Name - Dylon Wilson Age - 20 Home town - Hickory, NC
Twitter/Instagram @DylonWilson Website/Store www.Dylonwilson.com
Diagnosis : I was diagnosed in 2009 on my 13th birthday, it’s the typical story as far as leading up to me being diagnosed, I was sick for a couple months, and had all of the symptoms of Type 1 but of course we didn't think that was possible with me being 13 years old, 6 foot tall and only weighing 120 pounds, and having nobody else in my family with the disease. After all I ended up being diagnosed and immediately put in ICU as my blood sugar was over 1000.
So yes for someone with diabetes that part is pretty typical. Luckily though I was diagnosed before things got way worse.
This is where my story gets different though.
I come from North Carolina, which is in the heart of the south and where NASCAR started. My whole family before me raced or worked in NASCAR including my Great grandfather, grandfather and my father himself. I grew up helping my dad as he raced all over the south east winning multiple races and a championship. My time to shine came around the age of 11, thats when I got started racing go-karts, my family wanted me to prove myself before I moved into more competitive racing circuits, so early in my career I didn't get to race much but I wanted to make every lap count, along with racing I played all sports as well so it was even busier than it may sound.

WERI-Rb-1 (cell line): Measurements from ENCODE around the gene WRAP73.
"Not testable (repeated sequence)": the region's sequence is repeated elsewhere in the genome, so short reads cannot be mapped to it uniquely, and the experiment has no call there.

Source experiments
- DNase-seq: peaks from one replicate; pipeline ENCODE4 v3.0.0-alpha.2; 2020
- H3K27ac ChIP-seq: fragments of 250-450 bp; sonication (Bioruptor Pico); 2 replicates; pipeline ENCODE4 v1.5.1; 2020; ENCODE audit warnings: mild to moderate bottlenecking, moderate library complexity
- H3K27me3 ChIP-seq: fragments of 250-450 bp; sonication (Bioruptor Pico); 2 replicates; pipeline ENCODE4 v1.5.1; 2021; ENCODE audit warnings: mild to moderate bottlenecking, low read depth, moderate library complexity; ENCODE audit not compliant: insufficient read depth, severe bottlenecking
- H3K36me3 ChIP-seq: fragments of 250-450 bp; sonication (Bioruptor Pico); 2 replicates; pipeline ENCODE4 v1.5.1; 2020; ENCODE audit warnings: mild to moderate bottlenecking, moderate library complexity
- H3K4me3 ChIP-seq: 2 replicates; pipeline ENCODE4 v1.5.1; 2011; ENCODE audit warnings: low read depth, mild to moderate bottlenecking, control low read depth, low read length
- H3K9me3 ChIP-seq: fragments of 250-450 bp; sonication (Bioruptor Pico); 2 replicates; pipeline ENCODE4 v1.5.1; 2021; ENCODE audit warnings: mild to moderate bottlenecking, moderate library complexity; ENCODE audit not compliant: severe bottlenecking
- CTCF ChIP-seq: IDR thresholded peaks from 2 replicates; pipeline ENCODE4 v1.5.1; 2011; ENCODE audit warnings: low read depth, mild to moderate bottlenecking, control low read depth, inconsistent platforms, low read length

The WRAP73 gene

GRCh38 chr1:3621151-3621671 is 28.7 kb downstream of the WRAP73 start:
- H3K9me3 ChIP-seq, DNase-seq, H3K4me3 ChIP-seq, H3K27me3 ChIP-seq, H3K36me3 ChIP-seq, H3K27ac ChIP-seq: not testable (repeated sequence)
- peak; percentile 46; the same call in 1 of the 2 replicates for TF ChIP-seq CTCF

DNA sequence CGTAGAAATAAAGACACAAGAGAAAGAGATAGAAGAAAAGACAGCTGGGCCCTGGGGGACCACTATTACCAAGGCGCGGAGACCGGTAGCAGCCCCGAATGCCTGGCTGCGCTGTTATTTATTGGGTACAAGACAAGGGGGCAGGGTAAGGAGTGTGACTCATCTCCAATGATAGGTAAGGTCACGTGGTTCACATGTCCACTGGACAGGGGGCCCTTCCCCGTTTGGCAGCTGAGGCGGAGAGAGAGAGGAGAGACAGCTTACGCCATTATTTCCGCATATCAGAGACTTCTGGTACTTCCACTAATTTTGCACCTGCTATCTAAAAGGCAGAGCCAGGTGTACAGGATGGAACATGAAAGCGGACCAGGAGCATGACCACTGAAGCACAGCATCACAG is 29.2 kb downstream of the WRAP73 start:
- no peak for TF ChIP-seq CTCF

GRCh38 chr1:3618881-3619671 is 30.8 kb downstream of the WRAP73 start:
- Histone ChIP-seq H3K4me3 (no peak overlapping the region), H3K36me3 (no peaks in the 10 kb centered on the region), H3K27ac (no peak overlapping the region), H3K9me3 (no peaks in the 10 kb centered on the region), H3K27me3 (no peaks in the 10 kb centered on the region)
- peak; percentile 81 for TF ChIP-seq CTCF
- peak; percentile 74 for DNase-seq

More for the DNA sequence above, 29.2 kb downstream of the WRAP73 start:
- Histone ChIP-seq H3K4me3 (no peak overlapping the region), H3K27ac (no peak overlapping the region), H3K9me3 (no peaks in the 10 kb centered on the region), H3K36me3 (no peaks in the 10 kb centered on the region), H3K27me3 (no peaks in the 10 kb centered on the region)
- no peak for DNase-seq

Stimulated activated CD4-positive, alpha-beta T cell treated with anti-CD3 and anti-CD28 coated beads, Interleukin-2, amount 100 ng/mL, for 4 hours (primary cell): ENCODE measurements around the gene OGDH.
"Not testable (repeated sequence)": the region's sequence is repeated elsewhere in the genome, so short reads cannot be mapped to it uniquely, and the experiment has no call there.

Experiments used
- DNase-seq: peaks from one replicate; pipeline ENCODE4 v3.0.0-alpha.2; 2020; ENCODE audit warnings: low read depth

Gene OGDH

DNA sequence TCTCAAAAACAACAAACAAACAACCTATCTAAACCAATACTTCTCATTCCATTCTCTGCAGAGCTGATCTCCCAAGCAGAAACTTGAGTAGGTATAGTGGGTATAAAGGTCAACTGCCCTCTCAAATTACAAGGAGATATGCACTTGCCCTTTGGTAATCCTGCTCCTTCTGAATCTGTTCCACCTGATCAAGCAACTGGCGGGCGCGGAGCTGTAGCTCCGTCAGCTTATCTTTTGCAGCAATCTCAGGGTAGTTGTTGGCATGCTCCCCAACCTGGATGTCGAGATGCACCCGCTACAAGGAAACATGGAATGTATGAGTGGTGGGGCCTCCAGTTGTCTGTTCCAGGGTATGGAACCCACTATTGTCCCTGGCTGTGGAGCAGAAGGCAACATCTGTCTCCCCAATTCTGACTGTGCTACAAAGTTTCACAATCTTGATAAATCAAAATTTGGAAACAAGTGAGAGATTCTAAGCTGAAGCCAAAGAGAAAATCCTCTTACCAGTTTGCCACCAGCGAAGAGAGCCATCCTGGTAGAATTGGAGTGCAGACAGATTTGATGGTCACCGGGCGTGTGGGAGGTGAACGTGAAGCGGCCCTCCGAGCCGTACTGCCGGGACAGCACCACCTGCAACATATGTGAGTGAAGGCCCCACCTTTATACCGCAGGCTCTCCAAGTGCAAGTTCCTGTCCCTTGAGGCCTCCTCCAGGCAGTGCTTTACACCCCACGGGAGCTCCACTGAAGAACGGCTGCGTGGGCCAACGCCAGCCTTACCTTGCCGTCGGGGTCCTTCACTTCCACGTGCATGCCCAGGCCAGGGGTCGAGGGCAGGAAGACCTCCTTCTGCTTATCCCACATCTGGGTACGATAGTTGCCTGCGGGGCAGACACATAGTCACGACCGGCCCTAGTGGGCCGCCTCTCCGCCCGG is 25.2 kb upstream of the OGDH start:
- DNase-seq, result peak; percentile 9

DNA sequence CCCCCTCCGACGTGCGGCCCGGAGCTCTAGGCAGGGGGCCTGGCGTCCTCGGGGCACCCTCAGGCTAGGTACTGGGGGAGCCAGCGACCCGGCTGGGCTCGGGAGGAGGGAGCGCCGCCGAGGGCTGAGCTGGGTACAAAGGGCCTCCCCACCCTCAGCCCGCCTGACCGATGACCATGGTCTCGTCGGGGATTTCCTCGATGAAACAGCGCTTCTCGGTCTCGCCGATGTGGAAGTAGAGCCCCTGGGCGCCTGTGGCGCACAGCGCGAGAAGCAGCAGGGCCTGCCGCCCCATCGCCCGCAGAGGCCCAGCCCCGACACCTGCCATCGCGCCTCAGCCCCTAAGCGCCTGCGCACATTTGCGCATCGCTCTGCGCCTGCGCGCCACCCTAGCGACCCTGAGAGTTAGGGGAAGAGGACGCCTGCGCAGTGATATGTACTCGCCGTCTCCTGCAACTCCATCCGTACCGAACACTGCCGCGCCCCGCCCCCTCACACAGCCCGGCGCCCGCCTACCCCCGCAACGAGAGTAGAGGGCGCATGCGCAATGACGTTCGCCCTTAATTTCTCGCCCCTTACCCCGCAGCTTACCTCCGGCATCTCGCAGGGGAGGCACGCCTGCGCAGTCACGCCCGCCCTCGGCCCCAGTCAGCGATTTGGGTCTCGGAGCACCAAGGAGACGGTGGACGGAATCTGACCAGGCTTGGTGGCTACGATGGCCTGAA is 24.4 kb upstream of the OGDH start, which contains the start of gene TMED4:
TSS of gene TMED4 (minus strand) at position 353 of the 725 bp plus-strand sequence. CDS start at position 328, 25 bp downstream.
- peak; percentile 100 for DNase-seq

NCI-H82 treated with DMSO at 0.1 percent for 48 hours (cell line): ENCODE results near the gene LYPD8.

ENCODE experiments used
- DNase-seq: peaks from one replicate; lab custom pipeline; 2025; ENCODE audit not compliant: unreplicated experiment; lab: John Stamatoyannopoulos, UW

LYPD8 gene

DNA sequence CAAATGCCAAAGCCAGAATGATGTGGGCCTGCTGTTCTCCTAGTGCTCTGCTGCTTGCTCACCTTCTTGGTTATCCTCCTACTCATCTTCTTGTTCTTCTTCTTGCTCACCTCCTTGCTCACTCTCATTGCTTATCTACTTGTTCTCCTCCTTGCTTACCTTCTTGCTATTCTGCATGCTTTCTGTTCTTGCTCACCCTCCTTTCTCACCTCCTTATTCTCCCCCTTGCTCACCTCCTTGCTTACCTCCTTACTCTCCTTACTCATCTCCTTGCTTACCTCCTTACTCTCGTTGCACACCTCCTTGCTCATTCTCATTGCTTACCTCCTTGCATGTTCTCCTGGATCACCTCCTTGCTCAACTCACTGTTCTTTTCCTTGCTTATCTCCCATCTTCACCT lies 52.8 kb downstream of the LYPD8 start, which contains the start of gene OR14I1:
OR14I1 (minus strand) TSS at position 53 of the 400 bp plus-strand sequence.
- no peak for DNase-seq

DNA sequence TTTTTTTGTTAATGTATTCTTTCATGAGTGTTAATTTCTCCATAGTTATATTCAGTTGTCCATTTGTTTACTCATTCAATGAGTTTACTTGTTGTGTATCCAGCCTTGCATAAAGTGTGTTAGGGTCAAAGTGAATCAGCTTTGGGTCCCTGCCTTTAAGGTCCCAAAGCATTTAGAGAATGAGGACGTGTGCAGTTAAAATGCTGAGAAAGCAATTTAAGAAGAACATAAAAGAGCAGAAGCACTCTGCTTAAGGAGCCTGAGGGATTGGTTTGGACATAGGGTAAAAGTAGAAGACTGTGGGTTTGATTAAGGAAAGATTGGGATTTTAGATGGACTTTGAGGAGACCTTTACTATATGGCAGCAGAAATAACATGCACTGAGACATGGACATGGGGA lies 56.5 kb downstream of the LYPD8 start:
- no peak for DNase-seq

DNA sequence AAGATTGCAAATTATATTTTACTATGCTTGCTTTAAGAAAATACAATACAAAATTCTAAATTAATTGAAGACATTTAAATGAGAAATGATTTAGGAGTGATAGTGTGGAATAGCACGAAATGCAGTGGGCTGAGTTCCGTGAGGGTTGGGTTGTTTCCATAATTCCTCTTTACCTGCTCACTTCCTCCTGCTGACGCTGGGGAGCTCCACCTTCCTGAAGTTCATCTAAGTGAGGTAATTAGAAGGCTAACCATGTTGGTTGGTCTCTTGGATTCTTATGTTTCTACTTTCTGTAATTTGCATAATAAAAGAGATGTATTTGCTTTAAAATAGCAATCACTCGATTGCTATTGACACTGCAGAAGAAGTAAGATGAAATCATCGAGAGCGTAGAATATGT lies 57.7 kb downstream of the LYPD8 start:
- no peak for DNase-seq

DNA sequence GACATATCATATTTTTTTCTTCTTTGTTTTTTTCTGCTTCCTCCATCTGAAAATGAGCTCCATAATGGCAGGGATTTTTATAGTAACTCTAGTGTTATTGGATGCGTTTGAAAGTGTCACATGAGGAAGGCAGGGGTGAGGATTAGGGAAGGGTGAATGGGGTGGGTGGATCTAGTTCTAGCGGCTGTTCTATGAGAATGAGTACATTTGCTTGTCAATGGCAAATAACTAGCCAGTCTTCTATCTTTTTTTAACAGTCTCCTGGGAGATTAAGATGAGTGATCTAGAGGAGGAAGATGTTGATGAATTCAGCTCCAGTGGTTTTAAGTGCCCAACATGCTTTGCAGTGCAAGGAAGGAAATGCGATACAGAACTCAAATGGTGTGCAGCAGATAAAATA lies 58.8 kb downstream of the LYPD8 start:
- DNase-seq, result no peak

So in 2009 my family and I was ready to make the next step in my career, I was on the verge of moving into bigger, faster, more competitive go-karts at least until I got sick and eventually was diagnosed. I remember being in the hospital asking if I would ever have a shot at racing again and the doctors basically referred me to the fact that you don't see diabetics in the military, or in aviation which includes long periods of time where you wouldn't be able to manage your blood sugar (Racing is in that category), so I guess they really didn't say “no” but I got the point.
My racing career was put on halt for about 2 years until 2011 came and I was tired of sitting in the pits watching others race. I walked in the race shop dusted off my go kart and went to work, my dad was cool with it but you know how moms worry. She knew I could race and knew that I was excelling at managing my blood sugars but seeing her son on a race track for hours at a time and not being able to take insulin / eat / or drink bothered her. So again I had to prove myself, I learned exactly what my levels were going to do over the time of a race we had emergency plans and TONS of equipment just a pit stop away. Eventually diabetes was not much of a worry as we were very confident in our preparation, thats when 2012 came around.
In 2012 I won my 1st go kart race, and then my 2nd, 3rd, 4th, 5th and so on, and after winning my first championship that season my dad decided to sale his dirt late model and move me up to the NASCAR Whelen All-American series in the limited late model division at Hickory Motor Speedway. There was a lot of hype behind it I had several friends and family members waiting a long time to see someone a part of my family get back in to the NASCAR ranks.